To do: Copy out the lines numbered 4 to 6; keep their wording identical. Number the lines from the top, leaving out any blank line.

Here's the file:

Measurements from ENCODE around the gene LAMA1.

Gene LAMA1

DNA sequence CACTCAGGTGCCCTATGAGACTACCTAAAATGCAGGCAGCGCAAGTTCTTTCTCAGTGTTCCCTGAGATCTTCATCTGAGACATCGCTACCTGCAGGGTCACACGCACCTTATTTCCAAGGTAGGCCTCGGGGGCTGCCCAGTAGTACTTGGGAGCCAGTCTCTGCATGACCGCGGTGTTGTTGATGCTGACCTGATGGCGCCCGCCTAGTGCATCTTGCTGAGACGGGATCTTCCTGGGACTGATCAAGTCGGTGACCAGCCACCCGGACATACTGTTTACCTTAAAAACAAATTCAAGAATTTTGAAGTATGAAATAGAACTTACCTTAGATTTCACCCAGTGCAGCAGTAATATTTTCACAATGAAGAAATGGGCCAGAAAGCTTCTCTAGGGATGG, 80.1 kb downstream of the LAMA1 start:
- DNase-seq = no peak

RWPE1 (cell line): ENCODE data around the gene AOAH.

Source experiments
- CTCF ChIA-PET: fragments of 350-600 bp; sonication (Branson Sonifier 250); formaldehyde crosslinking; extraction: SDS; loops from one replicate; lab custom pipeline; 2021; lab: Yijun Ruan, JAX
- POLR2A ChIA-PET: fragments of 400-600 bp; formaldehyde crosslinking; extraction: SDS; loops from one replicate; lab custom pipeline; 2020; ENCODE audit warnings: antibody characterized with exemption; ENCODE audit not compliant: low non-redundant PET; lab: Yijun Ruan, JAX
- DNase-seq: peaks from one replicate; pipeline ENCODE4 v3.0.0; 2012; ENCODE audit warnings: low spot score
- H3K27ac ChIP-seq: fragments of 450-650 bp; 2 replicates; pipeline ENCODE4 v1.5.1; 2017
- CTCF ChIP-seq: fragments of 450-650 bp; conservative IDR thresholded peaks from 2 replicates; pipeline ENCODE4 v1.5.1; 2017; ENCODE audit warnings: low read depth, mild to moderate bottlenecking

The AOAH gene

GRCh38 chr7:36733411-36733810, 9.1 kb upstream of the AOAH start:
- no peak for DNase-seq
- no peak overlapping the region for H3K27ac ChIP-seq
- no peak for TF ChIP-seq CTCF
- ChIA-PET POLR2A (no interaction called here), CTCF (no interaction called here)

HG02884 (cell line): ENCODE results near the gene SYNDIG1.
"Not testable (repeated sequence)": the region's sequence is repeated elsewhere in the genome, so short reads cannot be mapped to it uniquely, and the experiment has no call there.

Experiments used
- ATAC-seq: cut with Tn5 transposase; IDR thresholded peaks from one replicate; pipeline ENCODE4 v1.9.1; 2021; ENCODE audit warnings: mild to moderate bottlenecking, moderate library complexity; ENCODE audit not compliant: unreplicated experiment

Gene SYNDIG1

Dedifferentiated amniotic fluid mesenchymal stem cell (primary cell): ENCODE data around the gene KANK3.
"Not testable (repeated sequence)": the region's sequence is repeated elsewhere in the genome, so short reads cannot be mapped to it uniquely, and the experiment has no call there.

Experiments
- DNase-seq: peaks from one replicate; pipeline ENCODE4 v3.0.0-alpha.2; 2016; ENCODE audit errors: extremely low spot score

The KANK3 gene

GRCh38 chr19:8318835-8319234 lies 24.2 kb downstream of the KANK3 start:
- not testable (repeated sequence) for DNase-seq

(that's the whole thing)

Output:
- DNase-seq = no peak

RWPE1 (cell line): ENCODE data around the gene AOAH.

Source experiments